Most of Zimbabwe's major political parties have roundly condemned the arrest and detention of Bulawayo visual artist Owen Maseko, detained last week for staging an exhibition with scenes of the 1980s Gukurahundi massacres in Matabeleland and Midlands.
Thabang Mathebula reported from Bulawayo that leaders of the Movement for Democratic Change formations led by Prime Minister Morgan Tsvangirai and Deputy Prime Minister Arthur Mutambara, as well as the revived Zimbabwe African People's Union, called the arrest a breach of civil liberties that showed freedom of expression was still not guaranteed in the country.
Maseko’s exhibition included a painting showing President Robert Mugabe and the late liberation leader and Vice President Joshua Nkomo signing the 1988 unity accord which brought an end to conflict between their rival Zimbabwe African National Union and Zimbabwe African People’s Union, respectively, forming the present day ZANU-PF.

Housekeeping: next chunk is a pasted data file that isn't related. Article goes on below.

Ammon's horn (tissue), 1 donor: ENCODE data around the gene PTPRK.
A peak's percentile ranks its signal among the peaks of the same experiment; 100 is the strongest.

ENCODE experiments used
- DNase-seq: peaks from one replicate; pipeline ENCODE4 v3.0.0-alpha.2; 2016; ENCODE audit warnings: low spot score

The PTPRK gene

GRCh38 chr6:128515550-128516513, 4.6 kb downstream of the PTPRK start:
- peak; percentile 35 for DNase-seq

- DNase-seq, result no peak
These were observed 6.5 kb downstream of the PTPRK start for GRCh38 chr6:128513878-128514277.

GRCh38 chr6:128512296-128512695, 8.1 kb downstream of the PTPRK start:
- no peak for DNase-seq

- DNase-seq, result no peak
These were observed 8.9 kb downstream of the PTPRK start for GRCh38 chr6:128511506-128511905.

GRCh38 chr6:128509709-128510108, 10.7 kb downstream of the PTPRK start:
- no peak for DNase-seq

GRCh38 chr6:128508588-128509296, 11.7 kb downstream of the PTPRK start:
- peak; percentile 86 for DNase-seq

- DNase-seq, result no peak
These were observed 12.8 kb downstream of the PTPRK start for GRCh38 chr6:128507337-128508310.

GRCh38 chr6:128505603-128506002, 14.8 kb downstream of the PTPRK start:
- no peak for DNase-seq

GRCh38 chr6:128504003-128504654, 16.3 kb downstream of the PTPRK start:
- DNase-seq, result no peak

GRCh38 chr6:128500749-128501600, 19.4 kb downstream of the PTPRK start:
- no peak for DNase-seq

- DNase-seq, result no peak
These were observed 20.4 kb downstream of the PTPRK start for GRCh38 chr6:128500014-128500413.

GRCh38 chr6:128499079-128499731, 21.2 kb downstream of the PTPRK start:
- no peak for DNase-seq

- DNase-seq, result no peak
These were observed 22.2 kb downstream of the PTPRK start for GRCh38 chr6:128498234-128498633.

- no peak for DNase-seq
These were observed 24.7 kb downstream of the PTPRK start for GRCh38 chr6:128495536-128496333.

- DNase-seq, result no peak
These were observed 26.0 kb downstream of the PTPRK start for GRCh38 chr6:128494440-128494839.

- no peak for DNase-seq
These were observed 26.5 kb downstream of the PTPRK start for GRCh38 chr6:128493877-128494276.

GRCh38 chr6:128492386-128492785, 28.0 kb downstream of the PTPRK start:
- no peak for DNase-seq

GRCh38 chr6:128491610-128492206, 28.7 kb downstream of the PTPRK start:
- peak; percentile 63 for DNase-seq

Nkomo is shown slumped over the table, blood flowing from his shoulders, whereas Mr. Mugabe sits upright. Behind is a row of men in dark glasses, presumably security service agents.
The Unity Accord, under which Mr. Mugabe, then prime minister, became president, and Nkomo vice president, ended the so-called Gukurahundi, a Shona word meaning "the early rain that blows away the chaff before the spring rains." Both sides took up arms, mainly divided along Shona and Ndebele ethnic lines, but the Matabeleland Ndebele were the main victims as the North Korean-trained Fifth Brigade carried out massacres claiming thousands of lives.
Amnesty International weighed in on the Maseko case and other human rights abuses, urging President Robert Mugabe and Prime Minister Tsvangirai to condemn human rights violations and instruct judicial authorities to drop the charges against Maseko.
Amnesty said rights abuses violate the Global Political Agreement for power sharing by ZANU-PF and the two MDC wings, and set back national healing efforts.
Amnesty International Zimbabwe researcher Simeon Mawanza told VOA Studio 7 reporter Patience Rusere that his group will make formal representations to the government of Zimbabwe and the Southern African Development Community on rights violations.